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Each village and town on the Kāpiti Coast has its own unique character.
The southernmost seaside village in Kāpiti, Paekākāriki, is seen as the creative hub of the district with many actors, dancers, musicians, film-makers, artists and sculptors choosing to make their home here. You can visit artists at work in the art hub or enjoy the village Art Walk.
For a small village, it has great facilities with cafés, a bar, bookshop, hotel, 24 seat luxury cinema, dairy, its own radio station (tune in at 88.2FM), monthly market, library, tennis court, organic greengrocer and other speciality shops.
Go mountain biking, walking or horse riding at nearby Whareroa Farm or walk the coastal Te Araroa Trail looking down at Paekākāriki from the popular 'Stairway to Heaven'.
Once an important stop on the northward train line, the museum in the old train station tea rooms is packed with local history for you to discover, or visit the US Marines Memorial and find out about the 15,000 US Marines who were stationed here in World War II.
Raumati is the Māori word for summer, and summer sure is good here. For a little place, Raumati Beach village has a surprising number of boutique shops selling fashion, homewares, gifts and books.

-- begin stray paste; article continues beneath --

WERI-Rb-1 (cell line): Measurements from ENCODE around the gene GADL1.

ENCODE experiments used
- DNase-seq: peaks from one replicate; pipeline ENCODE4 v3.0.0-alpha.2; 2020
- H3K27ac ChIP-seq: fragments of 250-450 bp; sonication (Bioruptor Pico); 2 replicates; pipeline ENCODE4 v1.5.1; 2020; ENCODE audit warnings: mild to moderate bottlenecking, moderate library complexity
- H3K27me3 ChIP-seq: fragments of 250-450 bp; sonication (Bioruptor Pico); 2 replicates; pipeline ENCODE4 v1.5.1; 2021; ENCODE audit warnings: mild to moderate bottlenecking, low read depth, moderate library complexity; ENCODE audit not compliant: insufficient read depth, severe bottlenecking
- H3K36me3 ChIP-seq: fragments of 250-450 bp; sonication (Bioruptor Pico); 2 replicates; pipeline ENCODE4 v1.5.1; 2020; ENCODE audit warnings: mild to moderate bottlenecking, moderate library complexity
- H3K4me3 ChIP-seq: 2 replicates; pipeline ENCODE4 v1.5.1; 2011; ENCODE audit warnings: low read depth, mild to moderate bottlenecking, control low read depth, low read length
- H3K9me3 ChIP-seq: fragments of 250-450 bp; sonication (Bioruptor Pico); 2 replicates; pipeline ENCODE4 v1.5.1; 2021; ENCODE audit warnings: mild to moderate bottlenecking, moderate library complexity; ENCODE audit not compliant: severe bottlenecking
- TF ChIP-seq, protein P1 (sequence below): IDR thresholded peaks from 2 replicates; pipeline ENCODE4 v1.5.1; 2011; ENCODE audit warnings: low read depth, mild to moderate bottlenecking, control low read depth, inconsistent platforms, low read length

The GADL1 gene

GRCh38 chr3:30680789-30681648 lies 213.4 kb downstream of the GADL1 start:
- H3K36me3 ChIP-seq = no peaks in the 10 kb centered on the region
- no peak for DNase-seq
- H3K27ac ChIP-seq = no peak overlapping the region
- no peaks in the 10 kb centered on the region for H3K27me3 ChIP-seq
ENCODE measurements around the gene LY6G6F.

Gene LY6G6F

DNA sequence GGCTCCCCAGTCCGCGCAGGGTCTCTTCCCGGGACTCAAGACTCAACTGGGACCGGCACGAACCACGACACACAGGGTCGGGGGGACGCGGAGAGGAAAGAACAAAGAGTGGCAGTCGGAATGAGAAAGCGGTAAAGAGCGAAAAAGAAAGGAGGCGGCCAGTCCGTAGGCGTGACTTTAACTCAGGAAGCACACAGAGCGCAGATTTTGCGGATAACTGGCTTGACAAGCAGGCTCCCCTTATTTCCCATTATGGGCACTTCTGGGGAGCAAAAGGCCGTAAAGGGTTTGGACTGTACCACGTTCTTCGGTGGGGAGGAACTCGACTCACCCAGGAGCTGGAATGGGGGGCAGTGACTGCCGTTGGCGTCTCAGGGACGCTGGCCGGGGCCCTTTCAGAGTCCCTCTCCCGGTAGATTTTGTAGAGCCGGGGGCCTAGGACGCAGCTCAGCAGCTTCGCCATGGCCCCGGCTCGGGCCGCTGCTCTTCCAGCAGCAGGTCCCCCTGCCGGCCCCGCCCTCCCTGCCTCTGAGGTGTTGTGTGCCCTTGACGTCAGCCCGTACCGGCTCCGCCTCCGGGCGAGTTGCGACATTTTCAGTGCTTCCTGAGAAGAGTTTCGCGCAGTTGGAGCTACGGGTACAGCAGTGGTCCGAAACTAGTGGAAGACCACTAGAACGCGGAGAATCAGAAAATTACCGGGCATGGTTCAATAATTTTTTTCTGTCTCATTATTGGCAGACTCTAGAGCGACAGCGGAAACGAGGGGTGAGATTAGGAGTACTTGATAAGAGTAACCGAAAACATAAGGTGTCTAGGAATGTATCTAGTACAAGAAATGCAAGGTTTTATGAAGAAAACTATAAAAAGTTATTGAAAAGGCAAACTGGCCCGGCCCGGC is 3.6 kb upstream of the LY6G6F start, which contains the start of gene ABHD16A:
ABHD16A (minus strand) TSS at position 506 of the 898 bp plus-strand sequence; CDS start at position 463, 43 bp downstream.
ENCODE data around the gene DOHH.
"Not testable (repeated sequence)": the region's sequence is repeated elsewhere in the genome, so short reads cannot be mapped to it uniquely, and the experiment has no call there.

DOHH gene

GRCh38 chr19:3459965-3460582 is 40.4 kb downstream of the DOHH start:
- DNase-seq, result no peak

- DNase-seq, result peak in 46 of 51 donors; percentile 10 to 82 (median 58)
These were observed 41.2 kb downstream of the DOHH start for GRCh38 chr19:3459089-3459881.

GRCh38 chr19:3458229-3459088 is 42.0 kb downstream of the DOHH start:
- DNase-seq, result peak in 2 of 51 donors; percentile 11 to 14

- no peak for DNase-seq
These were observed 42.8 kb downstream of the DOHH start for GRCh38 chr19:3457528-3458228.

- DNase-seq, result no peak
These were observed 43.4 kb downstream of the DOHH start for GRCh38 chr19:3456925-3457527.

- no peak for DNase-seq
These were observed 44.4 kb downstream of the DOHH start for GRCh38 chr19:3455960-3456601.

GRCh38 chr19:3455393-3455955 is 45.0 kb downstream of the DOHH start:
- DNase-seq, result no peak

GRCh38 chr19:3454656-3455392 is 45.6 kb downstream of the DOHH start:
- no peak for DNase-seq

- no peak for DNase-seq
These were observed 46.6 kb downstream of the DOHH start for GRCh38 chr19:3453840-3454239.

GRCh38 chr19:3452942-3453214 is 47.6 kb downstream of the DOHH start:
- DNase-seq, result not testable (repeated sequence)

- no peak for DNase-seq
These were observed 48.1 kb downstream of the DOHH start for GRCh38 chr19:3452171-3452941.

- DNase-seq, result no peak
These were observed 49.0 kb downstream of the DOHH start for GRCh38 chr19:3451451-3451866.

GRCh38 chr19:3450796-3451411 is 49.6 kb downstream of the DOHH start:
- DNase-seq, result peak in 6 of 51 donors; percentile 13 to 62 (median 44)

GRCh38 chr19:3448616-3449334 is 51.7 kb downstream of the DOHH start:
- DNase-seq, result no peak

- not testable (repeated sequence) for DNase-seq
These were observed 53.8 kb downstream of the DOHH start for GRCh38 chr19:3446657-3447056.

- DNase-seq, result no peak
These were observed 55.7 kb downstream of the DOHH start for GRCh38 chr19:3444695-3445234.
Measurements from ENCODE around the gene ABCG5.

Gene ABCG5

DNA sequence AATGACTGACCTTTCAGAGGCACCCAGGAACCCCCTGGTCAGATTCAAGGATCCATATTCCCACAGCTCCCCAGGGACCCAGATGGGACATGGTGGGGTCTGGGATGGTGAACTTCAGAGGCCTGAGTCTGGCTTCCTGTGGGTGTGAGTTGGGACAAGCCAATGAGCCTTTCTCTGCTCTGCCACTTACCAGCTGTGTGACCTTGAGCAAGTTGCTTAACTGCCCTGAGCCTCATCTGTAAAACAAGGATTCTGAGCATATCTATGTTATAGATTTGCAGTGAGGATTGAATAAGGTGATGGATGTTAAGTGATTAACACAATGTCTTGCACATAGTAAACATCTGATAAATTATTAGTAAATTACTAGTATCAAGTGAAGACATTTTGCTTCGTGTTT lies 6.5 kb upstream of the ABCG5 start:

There are also quality eateries with sushi, a bakery, French Patisserie, cafés, a restaurant, bar and pub to choose from.
Raumati South also offers a lively and vibrant village experience. Stroll among the colourful gardens, grab a coffee on the go, or sit down and relax at one of the local eateries to hear a band over a bottle of wine.
Go to the movies at Event Cinemas in the Coastlands mall and food court or indulge in some retail therapy at the shops.
Climb up to one of the most dramatic landmarks on the Kāpiti Coast, the statue of Our Lady of Lourdes. It is one of the largest statues of its kind in the world.
Not far from there, you can experience the thrill of quad biking through native bush with Kāpiti Four x 4 Adventures.